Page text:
How can Scientist view the Atoms of something with an Electron Microscope without seeing the Atoms that make up the lenses of the Microscope?

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How can Scientist view the Atoms of something with an Electron Microscope without seeing the Atoms that make up the lenses of the Microscope?

In: Physics

Electron microscopes do not see things in the same sense as a microscope; it’s an incredibly sensitive machine that detects the wavelengths of things with sensors. Think like echolocation or catfish whiskers. Electron microscopes don’t have lenses.

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First of all, it is incredibly difficult to see anything at the atomic level with an electron microscope.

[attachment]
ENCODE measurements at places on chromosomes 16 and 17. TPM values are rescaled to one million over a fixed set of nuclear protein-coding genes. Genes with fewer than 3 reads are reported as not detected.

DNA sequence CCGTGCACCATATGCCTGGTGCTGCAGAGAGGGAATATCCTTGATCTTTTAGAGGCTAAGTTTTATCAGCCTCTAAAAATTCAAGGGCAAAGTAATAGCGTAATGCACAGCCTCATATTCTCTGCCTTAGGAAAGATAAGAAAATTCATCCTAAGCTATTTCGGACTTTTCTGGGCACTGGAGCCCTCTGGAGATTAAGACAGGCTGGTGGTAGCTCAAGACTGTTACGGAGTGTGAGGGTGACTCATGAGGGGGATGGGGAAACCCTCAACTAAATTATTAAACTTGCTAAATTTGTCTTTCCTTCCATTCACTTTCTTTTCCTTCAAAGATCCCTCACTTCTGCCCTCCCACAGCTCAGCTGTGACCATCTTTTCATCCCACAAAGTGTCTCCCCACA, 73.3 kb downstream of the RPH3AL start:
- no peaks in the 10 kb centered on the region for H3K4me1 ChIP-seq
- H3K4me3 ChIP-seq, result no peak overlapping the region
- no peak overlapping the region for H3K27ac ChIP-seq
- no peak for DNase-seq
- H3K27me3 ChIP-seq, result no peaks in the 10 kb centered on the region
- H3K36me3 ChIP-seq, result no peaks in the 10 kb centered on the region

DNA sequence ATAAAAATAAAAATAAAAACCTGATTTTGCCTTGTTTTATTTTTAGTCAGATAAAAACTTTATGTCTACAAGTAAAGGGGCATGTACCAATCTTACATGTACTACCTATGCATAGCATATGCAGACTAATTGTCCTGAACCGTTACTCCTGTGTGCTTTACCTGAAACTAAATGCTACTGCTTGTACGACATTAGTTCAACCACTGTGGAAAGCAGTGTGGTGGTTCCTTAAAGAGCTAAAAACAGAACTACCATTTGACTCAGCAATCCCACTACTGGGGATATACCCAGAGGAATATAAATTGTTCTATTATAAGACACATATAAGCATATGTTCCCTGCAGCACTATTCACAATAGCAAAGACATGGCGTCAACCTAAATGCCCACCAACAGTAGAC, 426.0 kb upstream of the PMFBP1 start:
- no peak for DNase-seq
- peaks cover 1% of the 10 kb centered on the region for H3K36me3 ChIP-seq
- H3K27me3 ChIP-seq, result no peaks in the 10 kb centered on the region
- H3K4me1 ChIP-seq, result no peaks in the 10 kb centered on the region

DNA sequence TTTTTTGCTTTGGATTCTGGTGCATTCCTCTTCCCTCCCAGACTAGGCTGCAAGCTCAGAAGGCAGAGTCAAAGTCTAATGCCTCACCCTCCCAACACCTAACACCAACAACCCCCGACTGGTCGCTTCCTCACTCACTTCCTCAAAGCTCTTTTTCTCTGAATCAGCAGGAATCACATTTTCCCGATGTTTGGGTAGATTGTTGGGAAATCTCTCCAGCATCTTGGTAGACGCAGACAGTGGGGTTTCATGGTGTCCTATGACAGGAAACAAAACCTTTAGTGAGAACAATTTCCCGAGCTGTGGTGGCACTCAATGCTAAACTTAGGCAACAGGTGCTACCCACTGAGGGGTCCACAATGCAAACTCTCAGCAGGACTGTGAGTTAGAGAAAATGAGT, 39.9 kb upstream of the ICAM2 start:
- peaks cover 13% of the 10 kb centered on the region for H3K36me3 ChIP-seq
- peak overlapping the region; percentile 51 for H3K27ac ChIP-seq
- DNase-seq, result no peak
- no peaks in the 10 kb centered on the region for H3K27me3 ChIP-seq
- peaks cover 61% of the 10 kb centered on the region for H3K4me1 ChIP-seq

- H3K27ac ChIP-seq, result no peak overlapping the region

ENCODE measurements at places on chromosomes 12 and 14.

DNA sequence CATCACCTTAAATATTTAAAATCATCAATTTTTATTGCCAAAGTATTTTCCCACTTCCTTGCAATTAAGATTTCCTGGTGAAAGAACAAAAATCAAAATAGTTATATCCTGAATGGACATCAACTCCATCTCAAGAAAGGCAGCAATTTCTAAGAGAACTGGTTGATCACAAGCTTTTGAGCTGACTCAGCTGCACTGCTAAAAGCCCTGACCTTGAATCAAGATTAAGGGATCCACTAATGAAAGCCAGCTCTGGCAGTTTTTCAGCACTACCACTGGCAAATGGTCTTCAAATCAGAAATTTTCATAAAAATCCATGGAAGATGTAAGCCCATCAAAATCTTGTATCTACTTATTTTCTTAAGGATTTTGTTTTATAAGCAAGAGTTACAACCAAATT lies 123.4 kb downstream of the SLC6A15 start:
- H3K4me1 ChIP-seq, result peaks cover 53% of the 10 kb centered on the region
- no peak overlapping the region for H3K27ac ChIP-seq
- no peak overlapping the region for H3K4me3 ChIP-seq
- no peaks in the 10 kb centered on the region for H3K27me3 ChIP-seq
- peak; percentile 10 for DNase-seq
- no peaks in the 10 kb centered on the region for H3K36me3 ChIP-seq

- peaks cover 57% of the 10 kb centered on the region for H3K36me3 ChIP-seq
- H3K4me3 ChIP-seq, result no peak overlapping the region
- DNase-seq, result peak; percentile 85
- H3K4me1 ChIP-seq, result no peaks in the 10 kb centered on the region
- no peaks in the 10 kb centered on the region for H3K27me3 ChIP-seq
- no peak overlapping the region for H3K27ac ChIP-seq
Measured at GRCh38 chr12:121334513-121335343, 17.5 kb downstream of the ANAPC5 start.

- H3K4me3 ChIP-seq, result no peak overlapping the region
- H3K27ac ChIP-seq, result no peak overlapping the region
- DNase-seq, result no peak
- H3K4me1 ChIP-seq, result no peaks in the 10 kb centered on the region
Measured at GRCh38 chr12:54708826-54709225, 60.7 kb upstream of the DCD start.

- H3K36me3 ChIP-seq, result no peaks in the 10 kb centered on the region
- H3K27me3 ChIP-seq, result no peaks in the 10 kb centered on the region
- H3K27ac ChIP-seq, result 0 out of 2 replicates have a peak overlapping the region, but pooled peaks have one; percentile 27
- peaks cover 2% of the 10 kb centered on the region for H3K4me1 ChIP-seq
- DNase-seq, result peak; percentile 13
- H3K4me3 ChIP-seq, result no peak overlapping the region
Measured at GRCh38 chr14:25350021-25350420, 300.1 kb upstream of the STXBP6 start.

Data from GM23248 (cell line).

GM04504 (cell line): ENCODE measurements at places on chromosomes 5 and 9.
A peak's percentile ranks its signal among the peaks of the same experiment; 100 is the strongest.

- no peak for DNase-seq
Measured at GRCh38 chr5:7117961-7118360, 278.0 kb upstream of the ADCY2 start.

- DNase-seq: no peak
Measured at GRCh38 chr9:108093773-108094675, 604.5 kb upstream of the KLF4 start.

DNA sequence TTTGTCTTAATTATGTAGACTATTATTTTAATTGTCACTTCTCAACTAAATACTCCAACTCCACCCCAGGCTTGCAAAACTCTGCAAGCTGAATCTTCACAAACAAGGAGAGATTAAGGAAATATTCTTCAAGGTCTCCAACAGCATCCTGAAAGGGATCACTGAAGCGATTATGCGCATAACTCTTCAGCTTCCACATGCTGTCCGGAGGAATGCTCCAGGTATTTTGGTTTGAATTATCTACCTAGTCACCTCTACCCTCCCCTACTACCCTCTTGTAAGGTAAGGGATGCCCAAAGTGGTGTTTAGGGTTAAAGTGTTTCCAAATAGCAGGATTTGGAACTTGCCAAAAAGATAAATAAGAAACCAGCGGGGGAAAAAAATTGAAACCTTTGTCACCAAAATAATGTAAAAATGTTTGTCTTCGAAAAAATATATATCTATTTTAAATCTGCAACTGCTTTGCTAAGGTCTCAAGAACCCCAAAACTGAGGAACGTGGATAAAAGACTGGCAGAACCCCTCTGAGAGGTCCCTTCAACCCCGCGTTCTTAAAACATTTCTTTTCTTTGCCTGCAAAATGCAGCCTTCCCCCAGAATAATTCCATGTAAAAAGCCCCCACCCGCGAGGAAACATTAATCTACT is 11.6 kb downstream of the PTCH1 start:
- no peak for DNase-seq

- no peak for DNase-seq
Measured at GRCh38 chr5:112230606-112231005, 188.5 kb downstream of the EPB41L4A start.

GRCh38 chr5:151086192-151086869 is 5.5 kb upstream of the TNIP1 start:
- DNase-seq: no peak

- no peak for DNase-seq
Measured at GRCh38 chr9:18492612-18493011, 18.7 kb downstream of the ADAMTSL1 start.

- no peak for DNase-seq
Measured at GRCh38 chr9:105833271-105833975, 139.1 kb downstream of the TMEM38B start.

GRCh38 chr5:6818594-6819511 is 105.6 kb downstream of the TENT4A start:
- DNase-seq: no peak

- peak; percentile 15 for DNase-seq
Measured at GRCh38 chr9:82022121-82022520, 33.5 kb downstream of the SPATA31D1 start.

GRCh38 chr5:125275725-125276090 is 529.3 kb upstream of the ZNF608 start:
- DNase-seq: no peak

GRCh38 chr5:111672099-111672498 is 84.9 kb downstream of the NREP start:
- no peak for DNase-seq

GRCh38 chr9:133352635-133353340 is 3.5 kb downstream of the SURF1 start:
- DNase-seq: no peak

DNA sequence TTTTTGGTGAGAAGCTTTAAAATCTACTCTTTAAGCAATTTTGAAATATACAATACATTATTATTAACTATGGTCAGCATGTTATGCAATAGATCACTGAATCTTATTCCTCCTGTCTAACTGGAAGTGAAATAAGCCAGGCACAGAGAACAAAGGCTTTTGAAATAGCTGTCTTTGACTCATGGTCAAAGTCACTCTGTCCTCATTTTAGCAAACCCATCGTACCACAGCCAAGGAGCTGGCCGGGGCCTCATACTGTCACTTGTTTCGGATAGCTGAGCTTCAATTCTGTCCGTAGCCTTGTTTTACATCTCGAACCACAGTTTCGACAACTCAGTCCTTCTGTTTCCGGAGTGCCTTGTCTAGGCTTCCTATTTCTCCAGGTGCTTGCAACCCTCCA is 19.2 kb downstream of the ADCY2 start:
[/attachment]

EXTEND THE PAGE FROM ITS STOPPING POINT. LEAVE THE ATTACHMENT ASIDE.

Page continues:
And more importantly, electron microscopes don’t use physical lenses. The lenses generate an electrical field that focuses and directs a fine electron beam. The beam travels in a vacuum before it strikes the sample.

Source: I used to use a Scanning Electron Microscope quite regularly.

Electron Microscopes do not have lenses. They use electrons to see small objects. Sensitive instruments detect scattering of electrons coming from an electron beam by the small object to create a computer image of the object.